The Story of Champlain
Canadian Inheritance Series # 3
“Bring back a full report” King Henri of France said to Samuel Champlain. Three months later, Champlain followed the path of Cartier up the River of Canada to the place that the Indians called Kebek and which Champlain noted in his report as Quebec.
There began the story of Champlain, a record of unequalled sacrifice and devotion to duty, here told with a fine sense of colour and drama. In this story Champlain is seen to be something more than a courageous adventurer. He emerges as a visionary of proud spirit, with resources of integrity and a depth of faithfulness that made him respected even by his enemies.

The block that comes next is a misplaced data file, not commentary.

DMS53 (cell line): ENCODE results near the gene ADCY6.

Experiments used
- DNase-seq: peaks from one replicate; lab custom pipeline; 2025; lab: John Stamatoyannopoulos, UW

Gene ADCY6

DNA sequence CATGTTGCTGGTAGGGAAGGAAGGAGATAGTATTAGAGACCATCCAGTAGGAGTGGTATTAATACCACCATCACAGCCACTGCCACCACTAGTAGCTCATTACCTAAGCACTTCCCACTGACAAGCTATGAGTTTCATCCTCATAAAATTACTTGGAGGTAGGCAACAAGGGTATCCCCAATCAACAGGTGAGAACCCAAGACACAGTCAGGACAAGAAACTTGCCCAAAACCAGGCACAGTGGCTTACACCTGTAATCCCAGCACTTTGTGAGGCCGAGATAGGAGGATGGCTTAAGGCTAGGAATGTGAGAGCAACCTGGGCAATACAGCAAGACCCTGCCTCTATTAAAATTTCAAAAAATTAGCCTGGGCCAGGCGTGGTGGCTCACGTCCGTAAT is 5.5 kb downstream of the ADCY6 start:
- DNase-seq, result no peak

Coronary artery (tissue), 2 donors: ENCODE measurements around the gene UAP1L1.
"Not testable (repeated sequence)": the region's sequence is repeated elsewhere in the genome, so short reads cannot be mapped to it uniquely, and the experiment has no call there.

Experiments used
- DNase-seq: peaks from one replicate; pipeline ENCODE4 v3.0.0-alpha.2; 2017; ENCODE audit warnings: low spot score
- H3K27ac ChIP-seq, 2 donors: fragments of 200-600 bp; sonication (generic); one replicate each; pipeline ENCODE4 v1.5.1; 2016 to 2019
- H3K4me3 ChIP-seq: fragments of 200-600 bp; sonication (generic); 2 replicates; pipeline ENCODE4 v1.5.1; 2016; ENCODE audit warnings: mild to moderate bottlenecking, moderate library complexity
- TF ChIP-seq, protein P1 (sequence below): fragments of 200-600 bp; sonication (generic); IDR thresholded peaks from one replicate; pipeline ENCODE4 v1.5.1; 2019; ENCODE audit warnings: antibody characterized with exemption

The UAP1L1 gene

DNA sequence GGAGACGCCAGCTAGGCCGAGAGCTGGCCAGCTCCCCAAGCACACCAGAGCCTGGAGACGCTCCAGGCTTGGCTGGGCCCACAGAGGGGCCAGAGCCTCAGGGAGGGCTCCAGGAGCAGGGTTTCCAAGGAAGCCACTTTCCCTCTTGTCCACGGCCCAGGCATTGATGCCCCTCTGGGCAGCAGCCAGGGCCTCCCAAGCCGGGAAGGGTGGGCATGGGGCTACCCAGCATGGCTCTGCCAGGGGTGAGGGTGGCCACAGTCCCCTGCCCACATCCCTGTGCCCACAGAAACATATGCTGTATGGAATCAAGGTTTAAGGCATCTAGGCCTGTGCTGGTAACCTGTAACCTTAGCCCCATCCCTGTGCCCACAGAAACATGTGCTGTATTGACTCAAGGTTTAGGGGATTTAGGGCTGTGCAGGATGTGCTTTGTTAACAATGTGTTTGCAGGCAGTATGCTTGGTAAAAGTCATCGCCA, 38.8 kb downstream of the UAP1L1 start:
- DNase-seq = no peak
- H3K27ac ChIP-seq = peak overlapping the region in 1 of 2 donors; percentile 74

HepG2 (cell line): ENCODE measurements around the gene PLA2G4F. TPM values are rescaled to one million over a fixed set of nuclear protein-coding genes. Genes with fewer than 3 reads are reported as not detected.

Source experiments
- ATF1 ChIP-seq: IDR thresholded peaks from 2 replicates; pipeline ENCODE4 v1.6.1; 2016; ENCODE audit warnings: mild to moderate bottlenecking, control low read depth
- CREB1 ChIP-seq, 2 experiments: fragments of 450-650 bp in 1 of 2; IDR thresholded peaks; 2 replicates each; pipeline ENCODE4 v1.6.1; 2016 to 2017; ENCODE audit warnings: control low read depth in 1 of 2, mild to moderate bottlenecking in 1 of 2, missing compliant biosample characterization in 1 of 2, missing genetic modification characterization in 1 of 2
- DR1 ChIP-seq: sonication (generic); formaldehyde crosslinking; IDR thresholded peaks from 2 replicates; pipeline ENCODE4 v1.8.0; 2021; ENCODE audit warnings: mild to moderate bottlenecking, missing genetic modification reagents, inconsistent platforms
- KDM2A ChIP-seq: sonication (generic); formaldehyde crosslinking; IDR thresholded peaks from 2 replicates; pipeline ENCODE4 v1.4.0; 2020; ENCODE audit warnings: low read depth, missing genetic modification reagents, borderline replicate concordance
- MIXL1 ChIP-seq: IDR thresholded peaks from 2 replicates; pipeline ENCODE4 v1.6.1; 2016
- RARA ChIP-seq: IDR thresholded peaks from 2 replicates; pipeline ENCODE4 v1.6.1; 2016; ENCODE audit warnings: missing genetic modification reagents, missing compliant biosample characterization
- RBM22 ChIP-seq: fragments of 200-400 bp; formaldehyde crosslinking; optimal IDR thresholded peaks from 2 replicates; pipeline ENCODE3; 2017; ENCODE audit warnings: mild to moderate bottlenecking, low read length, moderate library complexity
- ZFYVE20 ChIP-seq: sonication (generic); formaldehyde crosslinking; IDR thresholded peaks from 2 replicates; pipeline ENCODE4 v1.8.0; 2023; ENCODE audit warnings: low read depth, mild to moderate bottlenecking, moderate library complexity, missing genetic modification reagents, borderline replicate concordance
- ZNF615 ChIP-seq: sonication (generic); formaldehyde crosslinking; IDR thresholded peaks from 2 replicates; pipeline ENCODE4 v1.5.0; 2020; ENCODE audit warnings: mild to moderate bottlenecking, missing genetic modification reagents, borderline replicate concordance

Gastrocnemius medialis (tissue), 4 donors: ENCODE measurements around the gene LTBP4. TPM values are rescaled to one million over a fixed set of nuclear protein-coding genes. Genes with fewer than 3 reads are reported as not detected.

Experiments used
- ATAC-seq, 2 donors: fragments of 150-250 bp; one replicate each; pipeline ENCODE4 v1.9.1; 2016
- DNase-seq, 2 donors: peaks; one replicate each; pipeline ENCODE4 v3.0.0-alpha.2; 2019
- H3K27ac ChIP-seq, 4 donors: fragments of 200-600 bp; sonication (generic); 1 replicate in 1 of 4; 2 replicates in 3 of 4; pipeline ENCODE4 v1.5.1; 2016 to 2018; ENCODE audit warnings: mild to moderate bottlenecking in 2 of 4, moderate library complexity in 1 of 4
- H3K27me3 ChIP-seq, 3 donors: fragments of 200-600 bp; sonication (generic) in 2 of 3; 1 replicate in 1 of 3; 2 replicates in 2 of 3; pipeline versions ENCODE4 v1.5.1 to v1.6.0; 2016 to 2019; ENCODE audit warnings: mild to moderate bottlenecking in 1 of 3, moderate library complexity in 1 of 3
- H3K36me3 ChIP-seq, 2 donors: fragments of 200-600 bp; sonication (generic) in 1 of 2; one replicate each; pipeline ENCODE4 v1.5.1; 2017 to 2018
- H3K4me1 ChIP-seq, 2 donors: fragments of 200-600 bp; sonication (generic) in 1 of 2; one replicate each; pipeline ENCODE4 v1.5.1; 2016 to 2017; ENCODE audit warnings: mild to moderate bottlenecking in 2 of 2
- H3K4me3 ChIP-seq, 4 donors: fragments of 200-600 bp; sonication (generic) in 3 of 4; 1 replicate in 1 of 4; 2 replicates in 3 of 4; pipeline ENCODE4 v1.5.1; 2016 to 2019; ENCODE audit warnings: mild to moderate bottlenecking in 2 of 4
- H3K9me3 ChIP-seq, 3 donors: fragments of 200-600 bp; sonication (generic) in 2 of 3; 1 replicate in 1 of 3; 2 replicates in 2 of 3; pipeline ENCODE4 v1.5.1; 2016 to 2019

Perhaps his greatest enemy was the Indian, the Iroquois. To fall into their hands meant an end more terrible than death. In alliance with the friendly but unpredictable Montagnais and Algonquins, Champlain fought the Iroquois, sailing into the heart of their country, seeking them out, attacking their fleets of war canoes and storming their forts.
To make the River of Canada, later the St. Lawrence, safe for the canoes of the fur traders, Champlain suffered wounds from the arrows of the Iroquois . . .